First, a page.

Friday, April 4, 2014

Writing: A Work in Progress- Part Deux

In my last blog I mentioned some things you need to accomplish when you are writing a novel. So let’s continue with that process.

I tried to make a point last time about RESEARCH. I cannot emphasize this enough. Researching is the most important thing you can do as a writer and a person. You should not only research about writing, but also any endeavor you are to partake in your life, remember the old saying Better to be safe then be sorry.

Agent: I do not use an agent, so I am not a subject matter expert on this topic. I will however, pass along the info I have accumulated in my writing journey.

You do not need an agent, or you need one. I know I frustrate some of you when I do this, but it is a fact. Many successful writers never used an agent to get their books published, so you do not need one. However, many publishers will not look at un-agented manuscripts so you cannot get published without one.

As for me, I decided to go with a smaller publisher. I did not need an agent because there was an open submission with that publisher going on at the time. I will speak more about the size of a publisher later, and this will all make sense. I will say I am more than happy with Safkhet Publishing  who is putting out my book.

So, let’s go back to agents. They can open many doors and get a better contract that you would have alone, they will however, take a hunk of change from you for this service. Always weigh you costs and benefits when making this decision.

If you decide not to go with an agent, you will need to look at submitting your work yourself. If you want to be successful at submitting your work to a publisher, there are many steps you need to accomplish.

Large or Small Publisher: Let’s look at which kind of publisher you want to pick to publish your book. There are advantages and disadvantages to the size of the publisher you choose.

Large Publishes: A large publisher can provide a quick turnaround for your book from the day you send it to them until the day it is published. They have many more resources to them to put toward your book, including a large editing staff and artists for your covers. The publisher will also have established connections to promote your book once it is published; this includes you will be doing more radio shows and book tours.

The disadvantage of a larger publisher is that you may get lost in their large machine. A larger publisher expects results, they want book sales. If you falter or find yourself lost in the complex world of book promotion, you may be shoved aside to make room for the next author.

Small Publisher: They can take the time to show you the ropes and groom you as an author because they have a higher investment in you than the larger publishers. A smaller publisher can be there to answer your questions, or assign you one of their existing authors to be your mentor. It may be easier to get published with a smaller publisher, and this is important for the first-time author.

The disadvantage is that a smaller publisher has fewer resources, as a result the progress of your book (from submitting to being published) will move slower than a larger publisher. A smaller publisher may not have the contacts that a larger publisher does so much of the promotional and marketing will fall on the skills of the author. All the above reasons may mean fewer sales than from a larger publisher, which results in less profit for the publisher.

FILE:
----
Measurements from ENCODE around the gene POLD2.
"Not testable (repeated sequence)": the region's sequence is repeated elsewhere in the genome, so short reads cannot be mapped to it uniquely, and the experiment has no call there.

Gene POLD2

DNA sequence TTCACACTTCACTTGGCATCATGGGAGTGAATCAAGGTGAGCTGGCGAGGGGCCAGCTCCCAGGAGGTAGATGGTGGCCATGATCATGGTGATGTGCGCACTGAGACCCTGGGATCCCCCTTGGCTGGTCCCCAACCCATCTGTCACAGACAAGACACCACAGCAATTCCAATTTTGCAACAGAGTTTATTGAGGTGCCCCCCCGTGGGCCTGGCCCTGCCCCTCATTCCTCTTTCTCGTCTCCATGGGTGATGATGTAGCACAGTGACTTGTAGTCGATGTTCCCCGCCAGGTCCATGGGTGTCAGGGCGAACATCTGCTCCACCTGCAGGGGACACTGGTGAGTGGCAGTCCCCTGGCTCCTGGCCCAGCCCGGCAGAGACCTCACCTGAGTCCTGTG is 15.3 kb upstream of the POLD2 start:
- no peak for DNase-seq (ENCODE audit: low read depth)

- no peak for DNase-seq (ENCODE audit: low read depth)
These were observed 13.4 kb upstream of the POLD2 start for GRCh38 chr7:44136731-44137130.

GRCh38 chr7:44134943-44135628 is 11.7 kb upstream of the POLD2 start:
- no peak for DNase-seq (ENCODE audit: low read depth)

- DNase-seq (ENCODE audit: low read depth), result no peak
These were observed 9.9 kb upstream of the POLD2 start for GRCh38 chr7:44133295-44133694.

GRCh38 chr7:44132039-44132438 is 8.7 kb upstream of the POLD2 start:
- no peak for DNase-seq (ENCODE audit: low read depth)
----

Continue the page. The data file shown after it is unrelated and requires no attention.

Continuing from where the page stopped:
Taking Submissions: Before you even think about submitting work to a publisher, you better make sure they are accepting submissions. Publisher will have a website indicating if they have a current open door submission going on.

If you know an author that is familiar with your work, you may wish to ask them if you can submit work to their publisher. Many publishers with a closed submission policy will accept a manuscript if it is recommended by one of their authors.

NOTE: DO NOT HOUND AN AUTHOR SO YOU CAN GET YOUR WORK SUBMITTED. I know your passion about your work, but please do not keep asking an author about submitting your work to his publisher; if he/she wants to they will, if not look somewhere else.

Genre: Again do some research. Make sure that the potential publisher actually deals in your genre of work. No need sending a horror novel to a publisher of children’s books.

Know the format for submitting: Read the publishers requirements for submitting and follow them to the letter. If they want the first chapter of your novel, send that, do not send chapter 2 because you think it is better. If you do not follow the guidelines of a publisher, you will be rejected without them even looking at your manuscript.

Query Letter: This goes in line with the format of submission. If the publisher wants a letter, then send one in the format that is requested. I would suggest you look online and see sample query letters and compose yours similar to them. Now for me, I had trouble describing myself. I will admit I am shy and very humble about describing myself in the letter. DON”T YOU BE! This is the time to promote yourself. The publisher is looking for something to market you by, to see if your past would generate an established audience. Tell the publisher as much as you can about your accomplishments as long as it meets the format and lines available.

Once you find a publisher or an agent, PLEASE, PLEASE do more research. Find out the reputation of this publisher or agent; find out if they are legitimate. You worked hard writing your book; do not lose it because a publisher and or agent ripped you off.

Next Time: To be an Author, You have to have Friends.

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